In this study, people who were retired had better overall mental health than those participants that were not employed due to being furloughed, fired, or other reasons. It is possible that participants who are not employed and under 30 years of age may include a mix of younger people who were still studying and not yet in the workforce, or young people who have graduated but were unable to find secure employment. Young people who are seeking employment may feel more discouraged and isolated during the pandemic, which may have resulted in the observed poorer mental health outcomes for this group. Previous studies of young people in the past 5 to 10 years have reported worsening mental health overall (Hunt & Eisengerg, 2010; Mojtabai et al., 2016). Unfortunately, we do not have data on the reasons for this finding but believe that future research is warranted to provide an understanding of how we can better support this vulnerable group. Apart from age groups, future research is warranted to investigate other sociodemographic factors and sub-populations who may be at increased disadvantage from the pandemic.
Implications for Policy and Practice
This study used a cross-sectional online survey. As with any cross-sectional survey, assumptions about causation cannot be made. This study explored how employment and not working during the early phases of the COVID-19 pandemic and the implementation of social distancing practices were associated with mental health. Many other factors (e.g., disease spread, access to health care services and child care, income, differences in the way social distancing practices were implemented) could also be associated with mental health during this pandemic. Thus, future studies with similar aims and designs may be improved if incorporating these and similar variables as possible confounders. Longitudinal designs may also be incorporated in future studies, which would enable examining whether differences between the groups increase or decrease across time. Gaining increased understanding of how social distancing practices impact mental health and well-being can support development of practice interventions. The sample was recruited through advertisements in social media (e.g., Facebook, Twitter), and the findings may not be generalizable to populations that do not use social media. In addition, many of the participants, under the age of 30 years, may have been students or unemployed prior to COVID-19.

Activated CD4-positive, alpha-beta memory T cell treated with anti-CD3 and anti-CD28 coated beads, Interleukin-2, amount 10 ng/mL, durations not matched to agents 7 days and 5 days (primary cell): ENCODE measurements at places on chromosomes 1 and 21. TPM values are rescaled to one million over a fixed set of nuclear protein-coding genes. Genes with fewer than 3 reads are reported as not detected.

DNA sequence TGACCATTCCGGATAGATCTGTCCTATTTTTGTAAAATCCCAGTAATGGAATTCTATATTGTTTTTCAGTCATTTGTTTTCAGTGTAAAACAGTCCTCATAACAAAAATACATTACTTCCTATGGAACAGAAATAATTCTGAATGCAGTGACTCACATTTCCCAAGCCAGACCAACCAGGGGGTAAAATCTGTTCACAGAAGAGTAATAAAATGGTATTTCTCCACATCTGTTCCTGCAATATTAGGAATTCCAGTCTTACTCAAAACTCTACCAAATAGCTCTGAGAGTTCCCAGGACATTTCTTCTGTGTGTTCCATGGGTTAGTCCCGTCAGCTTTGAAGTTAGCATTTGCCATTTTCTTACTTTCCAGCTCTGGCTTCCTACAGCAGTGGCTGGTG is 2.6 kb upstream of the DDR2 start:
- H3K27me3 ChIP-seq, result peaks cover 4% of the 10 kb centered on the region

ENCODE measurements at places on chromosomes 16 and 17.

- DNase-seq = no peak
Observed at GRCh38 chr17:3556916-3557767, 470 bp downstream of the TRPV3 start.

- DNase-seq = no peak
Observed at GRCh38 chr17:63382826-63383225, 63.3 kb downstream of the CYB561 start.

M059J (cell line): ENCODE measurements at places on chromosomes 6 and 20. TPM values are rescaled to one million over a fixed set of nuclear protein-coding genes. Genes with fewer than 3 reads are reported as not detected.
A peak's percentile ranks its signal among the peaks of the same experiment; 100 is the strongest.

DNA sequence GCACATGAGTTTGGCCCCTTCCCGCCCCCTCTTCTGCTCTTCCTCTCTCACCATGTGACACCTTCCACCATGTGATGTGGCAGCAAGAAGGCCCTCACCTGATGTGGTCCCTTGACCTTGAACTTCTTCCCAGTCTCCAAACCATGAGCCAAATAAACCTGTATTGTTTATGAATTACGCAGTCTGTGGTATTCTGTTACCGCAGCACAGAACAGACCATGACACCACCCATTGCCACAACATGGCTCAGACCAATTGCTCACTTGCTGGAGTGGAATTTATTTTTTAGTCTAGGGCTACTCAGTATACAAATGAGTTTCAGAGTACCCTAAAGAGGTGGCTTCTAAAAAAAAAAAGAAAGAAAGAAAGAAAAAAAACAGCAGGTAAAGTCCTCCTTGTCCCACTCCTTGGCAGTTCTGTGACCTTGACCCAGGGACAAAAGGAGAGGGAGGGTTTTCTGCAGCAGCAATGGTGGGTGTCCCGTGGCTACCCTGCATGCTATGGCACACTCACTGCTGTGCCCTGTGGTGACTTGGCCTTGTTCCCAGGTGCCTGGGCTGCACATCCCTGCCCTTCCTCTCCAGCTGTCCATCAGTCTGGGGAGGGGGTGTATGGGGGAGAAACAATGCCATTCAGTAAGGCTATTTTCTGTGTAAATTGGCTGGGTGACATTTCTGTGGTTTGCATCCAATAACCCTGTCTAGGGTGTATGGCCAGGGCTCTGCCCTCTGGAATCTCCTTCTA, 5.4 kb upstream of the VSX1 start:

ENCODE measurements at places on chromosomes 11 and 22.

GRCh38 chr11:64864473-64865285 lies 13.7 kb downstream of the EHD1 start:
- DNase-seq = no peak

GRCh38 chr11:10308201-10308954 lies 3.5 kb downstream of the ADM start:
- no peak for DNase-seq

An understanding of how mental health interconnects with employment and various modes of working can support efforts in considering policy, procedures, and supports needed during times of crisis that change the ways that people work. The similarities and differences among countries may be used to provide guidance for global recommendations specific to supporting working age residents.
As suggested from this study, the benefits of working during this time period—even working remotely—includes lower emotional and overall loneliness, higher psychosocial well-being and quality of life, and less psychological distress overall. While participants who were not employed reported poorer mental health results related to emotional and overall loneliness, psychosocial well-being, quality of life, and psychological distress overall, it will be important to assess over time, if the economic aid implemented in each country to address employment loss will improve these outcomes.
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Ruffolo, M., Price, D., Schoultz, M. et al. Employment Uncertainty and Mental Health During the COVID-19 Pandemic Initial Social Distancing Implementation: a Cross-national Study. Glob Soc Welf 8, 141–150 (2021). https://doi.org/10.1007/s40609-020-00201-4